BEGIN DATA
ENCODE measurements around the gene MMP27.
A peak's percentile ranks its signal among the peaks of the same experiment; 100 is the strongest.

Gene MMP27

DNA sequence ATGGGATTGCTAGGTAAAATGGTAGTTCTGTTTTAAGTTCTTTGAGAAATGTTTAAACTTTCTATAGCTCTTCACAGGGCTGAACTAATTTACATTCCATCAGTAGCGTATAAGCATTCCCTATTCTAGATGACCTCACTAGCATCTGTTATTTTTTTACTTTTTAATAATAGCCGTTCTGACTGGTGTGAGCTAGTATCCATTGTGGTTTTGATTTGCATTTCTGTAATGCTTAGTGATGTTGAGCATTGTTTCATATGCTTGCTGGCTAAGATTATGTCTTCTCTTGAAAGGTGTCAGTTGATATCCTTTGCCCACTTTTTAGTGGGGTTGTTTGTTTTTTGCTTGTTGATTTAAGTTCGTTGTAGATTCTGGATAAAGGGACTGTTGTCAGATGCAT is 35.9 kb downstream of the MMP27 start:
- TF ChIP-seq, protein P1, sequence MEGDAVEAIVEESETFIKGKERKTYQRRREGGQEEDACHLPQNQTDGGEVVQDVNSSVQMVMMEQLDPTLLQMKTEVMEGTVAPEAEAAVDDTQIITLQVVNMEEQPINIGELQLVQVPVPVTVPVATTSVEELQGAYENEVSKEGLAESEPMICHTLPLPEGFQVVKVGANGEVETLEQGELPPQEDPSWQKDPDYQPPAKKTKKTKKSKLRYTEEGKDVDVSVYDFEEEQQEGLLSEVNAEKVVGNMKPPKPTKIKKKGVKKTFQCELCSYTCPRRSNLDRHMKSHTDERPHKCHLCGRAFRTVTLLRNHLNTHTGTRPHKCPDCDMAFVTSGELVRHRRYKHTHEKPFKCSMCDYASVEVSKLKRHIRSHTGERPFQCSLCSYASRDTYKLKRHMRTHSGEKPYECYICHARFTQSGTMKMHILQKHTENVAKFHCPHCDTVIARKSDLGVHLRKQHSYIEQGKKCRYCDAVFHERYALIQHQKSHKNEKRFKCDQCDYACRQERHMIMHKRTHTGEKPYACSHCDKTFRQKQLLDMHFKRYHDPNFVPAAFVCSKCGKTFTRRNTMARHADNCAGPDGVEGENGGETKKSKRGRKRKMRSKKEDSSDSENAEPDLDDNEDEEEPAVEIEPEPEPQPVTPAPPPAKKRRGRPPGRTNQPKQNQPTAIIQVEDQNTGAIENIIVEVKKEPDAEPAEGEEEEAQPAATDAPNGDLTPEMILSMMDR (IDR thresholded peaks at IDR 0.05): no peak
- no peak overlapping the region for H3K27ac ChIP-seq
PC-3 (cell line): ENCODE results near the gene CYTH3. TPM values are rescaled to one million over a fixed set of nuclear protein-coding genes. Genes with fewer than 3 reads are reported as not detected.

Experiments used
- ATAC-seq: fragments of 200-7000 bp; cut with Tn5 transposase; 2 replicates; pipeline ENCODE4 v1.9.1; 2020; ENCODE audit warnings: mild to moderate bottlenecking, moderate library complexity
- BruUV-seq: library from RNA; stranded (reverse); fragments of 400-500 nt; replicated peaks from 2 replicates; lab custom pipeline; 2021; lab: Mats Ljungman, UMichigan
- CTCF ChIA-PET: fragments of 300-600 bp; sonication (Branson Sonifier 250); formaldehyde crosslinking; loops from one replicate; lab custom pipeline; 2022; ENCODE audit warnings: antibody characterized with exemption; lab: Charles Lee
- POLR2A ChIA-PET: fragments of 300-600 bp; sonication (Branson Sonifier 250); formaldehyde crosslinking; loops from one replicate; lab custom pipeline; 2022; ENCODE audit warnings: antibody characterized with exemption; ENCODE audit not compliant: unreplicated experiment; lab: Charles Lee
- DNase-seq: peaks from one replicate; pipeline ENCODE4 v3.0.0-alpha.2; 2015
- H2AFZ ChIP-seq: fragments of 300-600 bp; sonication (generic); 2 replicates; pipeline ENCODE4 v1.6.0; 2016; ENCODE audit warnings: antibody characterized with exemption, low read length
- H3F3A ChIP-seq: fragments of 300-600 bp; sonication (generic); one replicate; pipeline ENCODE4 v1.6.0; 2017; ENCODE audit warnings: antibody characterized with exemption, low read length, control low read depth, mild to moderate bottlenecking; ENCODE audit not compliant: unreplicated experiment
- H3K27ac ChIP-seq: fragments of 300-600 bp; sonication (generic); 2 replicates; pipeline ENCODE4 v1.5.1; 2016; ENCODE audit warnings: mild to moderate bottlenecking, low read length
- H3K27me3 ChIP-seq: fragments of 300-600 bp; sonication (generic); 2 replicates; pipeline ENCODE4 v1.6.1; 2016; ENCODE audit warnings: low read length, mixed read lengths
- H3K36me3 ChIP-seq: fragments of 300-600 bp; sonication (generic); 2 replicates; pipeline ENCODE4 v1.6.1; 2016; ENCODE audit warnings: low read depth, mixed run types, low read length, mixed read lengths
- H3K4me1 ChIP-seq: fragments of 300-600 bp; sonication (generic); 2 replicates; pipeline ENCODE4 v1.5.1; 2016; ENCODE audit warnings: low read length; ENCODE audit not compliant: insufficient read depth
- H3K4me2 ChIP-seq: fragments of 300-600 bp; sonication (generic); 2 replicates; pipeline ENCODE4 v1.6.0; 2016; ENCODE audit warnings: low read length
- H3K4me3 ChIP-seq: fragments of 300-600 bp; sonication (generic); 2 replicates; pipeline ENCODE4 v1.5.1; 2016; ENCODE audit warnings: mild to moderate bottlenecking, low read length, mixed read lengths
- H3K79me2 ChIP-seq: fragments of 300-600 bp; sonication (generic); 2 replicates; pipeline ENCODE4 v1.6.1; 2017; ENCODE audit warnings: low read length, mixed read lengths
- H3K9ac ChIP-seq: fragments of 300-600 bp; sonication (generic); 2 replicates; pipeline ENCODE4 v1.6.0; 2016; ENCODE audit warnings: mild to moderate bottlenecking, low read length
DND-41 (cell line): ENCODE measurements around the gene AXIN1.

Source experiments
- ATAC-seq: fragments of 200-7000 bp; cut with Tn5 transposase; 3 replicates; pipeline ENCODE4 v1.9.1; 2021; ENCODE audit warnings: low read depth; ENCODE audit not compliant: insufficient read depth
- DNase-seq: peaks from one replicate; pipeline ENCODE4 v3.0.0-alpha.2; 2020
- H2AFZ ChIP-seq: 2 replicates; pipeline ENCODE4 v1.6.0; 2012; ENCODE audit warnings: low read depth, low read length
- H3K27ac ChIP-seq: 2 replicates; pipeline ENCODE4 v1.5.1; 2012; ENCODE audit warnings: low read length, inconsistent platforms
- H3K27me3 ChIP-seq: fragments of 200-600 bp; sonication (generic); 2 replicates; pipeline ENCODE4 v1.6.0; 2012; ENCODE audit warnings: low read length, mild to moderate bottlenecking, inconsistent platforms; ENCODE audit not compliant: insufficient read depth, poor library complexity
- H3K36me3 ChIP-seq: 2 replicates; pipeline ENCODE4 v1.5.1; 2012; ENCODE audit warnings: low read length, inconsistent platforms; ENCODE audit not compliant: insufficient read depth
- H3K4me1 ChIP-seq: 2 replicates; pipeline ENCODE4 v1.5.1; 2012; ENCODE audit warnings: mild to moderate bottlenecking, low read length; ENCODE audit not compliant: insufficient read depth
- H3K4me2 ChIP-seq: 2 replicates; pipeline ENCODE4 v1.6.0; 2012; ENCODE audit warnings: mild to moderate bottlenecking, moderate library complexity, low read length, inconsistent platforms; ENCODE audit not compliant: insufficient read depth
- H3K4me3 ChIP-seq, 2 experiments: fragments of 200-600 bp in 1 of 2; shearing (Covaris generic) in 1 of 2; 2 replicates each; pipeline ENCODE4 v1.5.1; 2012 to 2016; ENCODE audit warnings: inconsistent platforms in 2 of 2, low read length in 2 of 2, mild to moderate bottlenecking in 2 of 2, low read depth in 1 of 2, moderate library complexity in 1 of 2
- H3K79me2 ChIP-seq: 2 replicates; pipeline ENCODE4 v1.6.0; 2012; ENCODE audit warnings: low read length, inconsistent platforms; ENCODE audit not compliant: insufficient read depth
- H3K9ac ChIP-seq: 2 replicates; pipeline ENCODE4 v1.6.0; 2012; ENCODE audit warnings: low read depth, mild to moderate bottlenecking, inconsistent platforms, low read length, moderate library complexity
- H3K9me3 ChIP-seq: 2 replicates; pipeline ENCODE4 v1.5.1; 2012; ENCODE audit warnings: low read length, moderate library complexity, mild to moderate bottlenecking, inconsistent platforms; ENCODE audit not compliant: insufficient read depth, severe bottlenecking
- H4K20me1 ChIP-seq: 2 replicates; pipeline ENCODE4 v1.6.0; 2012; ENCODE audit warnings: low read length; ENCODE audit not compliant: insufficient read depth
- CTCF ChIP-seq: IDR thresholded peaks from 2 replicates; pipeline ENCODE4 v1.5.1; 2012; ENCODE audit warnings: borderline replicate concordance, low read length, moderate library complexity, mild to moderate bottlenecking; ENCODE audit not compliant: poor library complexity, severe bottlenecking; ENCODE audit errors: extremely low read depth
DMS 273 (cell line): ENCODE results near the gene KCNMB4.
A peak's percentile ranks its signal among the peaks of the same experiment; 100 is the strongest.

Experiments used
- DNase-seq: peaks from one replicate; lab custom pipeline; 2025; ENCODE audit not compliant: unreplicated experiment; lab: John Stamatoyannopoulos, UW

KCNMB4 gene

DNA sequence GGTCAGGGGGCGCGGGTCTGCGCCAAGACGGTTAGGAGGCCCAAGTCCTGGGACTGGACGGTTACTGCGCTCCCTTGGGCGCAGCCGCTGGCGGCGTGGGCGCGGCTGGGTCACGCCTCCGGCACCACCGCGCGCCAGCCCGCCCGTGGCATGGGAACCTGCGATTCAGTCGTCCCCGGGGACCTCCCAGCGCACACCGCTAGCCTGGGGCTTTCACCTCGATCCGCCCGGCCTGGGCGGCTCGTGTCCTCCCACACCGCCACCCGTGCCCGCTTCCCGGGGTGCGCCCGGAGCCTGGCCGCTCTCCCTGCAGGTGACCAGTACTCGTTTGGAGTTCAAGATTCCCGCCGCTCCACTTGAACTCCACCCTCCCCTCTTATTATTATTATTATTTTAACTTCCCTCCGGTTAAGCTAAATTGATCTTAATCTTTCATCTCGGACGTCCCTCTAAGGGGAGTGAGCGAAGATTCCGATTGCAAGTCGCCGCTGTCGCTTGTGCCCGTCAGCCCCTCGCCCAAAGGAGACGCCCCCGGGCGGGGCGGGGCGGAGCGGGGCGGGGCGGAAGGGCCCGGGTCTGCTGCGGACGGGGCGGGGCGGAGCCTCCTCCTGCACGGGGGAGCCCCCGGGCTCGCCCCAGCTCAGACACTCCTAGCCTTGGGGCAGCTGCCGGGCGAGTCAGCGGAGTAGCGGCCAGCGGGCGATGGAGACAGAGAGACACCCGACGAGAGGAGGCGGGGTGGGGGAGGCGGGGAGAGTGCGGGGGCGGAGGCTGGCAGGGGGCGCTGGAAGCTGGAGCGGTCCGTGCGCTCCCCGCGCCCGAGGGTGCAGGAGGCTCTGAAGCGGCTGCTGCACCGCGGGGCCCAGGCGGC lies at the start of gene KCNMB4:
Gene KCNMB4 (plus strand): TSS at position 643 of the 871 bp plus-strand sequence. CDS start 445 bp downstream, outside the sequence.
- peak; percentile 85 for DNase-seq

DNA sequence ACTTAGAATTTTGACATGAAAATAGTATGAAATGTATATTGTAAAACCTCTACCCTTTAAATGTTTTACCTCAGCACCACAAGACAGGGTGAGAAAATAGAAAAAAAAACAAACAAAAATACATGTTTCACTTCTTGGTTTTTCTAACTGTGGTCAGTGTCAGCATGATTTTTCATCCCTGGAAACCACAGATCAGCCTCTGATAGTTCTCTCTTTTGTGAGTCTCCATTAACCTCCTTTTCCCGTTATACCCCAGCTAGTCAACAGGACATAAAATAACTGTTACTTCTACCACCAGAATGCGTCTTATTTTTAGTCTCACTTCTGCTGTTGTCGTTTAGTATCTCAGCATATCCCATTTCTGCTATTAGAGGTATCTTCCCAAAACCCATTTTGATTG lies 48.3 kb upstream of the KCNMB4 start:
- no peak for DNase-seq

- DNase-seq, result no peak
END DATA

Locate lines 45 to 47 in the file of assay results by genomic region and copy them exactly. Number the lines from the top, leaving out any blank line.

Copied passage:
DNA sequence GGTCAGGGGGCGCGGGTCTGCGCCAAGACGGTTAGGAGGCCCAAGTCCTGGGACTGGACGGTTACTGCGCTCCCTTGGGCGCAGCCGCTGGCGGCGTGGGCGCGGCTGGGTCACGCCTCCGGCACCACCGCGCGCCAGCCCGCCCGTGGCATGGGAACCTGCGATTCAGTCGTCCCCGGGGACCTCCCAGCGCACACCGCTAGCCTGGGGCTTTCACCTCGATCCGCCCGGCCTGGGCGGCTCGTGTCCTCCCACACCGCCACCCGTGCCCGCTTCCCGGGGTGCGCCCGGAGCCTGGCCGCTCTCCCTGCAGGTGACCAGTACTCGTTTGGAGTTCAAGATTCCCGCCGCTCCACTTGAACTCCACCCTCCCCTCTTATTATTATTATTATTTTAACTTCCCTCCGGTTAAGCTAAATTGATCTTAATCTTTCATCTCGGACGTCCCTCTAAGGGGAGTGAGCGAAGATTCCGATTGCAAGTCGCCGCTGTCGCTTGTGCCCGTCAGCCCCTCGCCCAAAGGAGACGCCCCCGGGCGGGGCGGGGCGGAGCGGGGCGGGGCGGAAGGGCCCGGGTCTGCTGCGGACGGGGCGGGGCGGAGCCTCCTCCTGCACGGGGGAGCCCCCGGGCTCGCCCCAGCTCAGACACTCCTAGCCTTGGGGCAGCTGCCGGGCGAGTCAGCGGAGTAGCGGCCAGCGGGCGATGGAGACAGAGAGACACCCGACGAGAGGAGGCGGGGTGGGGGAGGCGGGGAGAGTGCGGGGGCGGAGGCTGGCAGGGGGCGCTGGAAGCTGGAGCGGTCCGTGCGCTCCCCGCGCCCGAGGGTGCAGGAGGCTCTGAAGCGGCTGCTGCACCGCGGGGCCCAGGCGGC lies at the start of gene KCNMB4:
Gene KCNMB4 (plus strand): TSS at position 643 of the 871 bp plus-strand sequence. CDS start 445 bp downstream, outside the sequence.
- peak; percentile 85 for DNase-seq